On Tuesday, delegates to the twelfth meeting of the United Nations Open-ended Informal Consultative Process on Oceans and the Law of the Sea (Consultative Process or ICP-12) convened in a discussion panel on the overview of progress to date and the remaining gaps in the implementation of relevant oceans and seas outcomes of the major summits on sustainable development. In the morning, presentations and discussions were held on: progress and gaps in marine scientific research, emerging challenges, and links between science and policy making; gaps and challenges in capacity building and transfer of technology to implement ocean-related outcomes of the relevant summits; and implementation of the ocean-related outcomes affecting the social aspects of fisheries. This panel continued in the afternoon with presentations and discussions on: deep-sea research and international ocean governance; assessment of progress in marine pollution control and challenges; and integrated management of the oceans and seas.
OVERVIEW OF PROGRESS TO DATE AND THE REMAINING GAPS IN THE IMPLEMENTATION OF THE OUTCOMES OF THE MAJOR SUMMITS ON SUSTAINABLE DEVELOPMENT: Morning Presentations: Luis Valdés, Head of the Ocean Science Section of the Intergovernmental Oceanographic Commission (IOC), UNESCO, explained that much progress has been achieved in the field of marine research since Rio 1992 and the adoption of the Johannesburg Plan of Implementation (JPOI), yet it remains necessary to address gaps and emerging issues that jeopardize the management and sustainability of regional seas and oceans.
He then overviewed a number of these achievements and gaps related to: integrated management and sustainable development of coastal areas, highlighting IOC’s Integrated Coastal Area Management and the Marine Spatial Planning initiative; marine environmental protection, noting that harmful algal bloom events are occurring more frequently, so their dynamics need to be better understood; global marine assessment; and sustainable use and conservation of marine living resources of the high seas and under national jurisdiction, biodiversity and MPAs, saying these targets have been very difficult to achieve since Rio 1992 and the adoption of JPOI, as only 1% of the global oceans are designated as MPAs. Valdés closed noting that the emerging issues of geoengineering, marine plastics, and vulnerable deep-sea ecosystems are beginning to receive attention, but that dead zones, marine noise, and marine genetic resources.
Kriangsak Kittichaisaree, Thailand’s Ambassador Extraordinary and Plenipotentiary to the Commonwealth of Australia, identified gaps and challenges in capacity building and transfer of marine technology to implement the ocean-related outcomes of the major summits on sustainable development. He underscored challenges such as the absence of funds or assistance programmes to promote the implementation of UNCLOS’ provisions on development and transfer of marine technology. He suggested, inter alia, using UNCLOS’ deep seabed mining model for transfer of marine technology, and that DOALOS, IOC or UN-Oceans could be the focal point for coordination and technology sharing.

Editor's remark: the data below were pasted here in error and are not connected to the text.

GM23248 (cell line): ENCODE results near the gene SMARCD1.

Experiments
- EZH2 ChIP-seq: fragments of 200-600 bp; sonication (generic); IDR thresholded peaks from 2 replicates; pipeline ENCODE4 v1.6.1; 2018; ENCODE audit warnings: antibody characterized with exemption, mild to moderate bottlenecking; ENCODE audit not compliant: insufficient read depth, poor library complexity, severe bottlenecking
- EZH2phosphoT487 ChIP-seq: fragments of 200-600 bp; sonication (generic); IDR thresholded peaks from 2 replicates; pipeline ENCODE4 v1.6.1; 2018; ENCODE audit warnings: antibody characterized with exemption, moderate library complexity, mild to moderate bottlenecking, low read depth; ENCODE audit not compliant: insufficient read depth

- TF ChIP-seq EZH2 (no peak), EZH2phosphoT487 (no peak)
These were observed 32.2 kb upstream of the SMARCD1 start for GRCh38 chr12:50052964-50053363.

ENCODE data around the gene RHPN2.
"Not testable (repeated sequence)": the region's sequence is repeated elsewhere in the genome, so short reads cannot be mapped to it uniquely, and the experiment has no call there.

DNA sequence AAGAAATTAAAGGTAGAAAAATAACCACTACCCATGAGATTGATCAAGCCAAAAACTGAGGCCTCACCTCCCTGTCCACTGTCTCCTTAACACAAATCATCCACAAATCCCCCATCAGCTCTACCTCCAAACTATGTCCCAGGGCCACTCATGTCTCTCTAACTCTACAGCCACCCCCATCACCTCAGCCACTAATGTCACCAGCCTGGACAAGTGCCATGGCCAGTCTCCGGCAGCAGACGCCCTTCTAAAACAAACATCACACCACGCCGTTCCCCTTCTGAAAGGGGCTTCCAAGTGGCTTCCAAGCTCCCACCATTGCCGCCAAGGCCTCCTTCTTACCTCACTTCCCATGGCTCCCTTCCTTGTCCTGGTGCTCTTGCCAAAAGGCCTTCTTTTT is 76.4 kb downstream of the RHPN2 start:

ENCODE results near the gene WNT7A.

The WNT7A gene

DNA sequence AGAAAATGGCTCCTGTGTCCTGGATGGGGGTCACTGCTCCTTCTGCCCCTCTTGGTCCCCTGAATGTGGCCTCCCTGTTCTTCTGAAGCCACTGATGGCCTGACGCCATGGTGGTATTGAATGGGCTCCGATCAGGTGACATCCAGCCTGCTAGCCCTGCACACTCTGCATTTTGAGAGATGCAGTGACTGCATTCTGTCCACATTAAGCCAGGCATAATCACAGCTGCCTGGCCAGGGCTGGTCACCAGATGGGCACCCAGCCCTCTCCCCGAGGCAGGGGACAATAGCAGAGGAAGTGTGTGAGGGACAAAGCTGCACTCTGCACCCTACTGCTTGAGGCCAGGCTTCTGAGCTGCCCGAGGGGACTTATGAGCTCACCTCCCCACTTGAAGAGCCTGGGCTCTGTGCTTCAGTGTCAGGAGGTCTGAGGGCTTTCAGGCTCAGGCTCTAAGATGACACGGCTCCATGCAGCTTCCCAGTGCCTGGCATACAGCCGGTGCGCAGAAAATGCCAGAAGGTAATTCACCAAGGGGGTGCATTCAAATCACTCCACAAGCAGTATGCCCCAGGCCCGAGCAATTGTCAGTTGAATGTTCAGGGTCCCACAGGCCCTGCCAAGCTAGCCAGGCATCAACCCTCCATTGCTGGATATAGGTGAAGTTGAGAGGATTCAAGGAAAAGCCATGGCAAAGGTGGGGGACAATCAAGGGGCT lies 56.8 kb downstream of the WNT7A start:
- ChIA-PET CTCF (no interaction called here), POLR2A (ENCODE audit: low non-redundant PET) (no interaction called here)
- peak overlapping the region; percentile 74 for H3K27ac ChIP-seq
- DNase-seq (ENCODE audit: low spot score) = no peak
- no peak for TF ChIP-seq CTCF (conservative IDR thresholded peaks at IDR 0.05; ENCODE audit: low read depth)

Sebastian Mathew, International Collective in Support of Fishworkers, said that overall the environmental and social problems of fisheries had not improved following previous summits. He cited poor governance of coastal and marine ecosystems, and urged building inclusive governance structures on the basis of equity, sustainability, and respect for human rights. “Precursory” governance structures, he posed: could provide “institutional scaffolding” to achieve sustainable use and conservation of marine living resources; were a prerequisite for sustainable development’s three pillars; and could help implement outcomes.
Afternoon Presentations: Philip Weaver, Hotspot Ecosystem Research and Man’s Impact on European Seas (HERMIONE), presented the results of HERMIONE’s scientific research, stressing that bottom trawling was identified as the most impactful activity in the North-East Atlantic area. Weaver called attention to the environmental impacts of bottom trawling on fish abundance and on vulnerable marine ecosystems (VMEs) such as: seamounts; corals and sponges; and deep-sea fish species. He presented the preliminary findings of the Scientists’ Workshop to Review the Implementation of General Assembly Resolution 64/72, which took place in Lisbon, Portugal, in May 2011, including that the VME criteria have not been applied consistently. He called on States to, inter alia, widely apply the precautionary approach as provided for by the UN Fish Stocks Agreement (UNFSA), and to refrain from bottom fishing activities unless prior impact assessments are undertaken.
Babajide Alo, University of Lagos, spoke on progress in controlling land-based sources of marine pollution, and noted the adoption of a number of international legal instruments, but stressed that gaps and challenges regarding their implementation still remain. He said since Rio 1992, the oceans have increasingly become more vulnerable, highlighting, inter alia: the destruction of 50% of the world’s mangroves; increasing hypoxic and anoxic zones from excessive nutrients in sewage and agricultural runoff; and alien invasive species from ballast water. Alo underscored the need for: increased national action to implement the Agenda 21 paradigm “think globally, act locally;” the development of newer economic incentives and tools to calculate the cost of inaction; and increased support for the Large Marine Ecosystems concept and integrated management for coastal areas.
Yoshinobu Takei, Utrecht University, said actions needed to achieve integrated management of oceans include: national adoption and implementation of integrated ocean policies; regional level cooperation; and strengthening of global mechanisms such as UN-Oceans, which he said would benefit from a permanent secretariat. He also noted the need for marine spatial planning, which could help achieve a green economy by efficiently allocating ocean uses such as offshore wind farms. Takei said coral reefs urgently require integrated management, given the cumulative impact of various threats including acidification caused by climate change.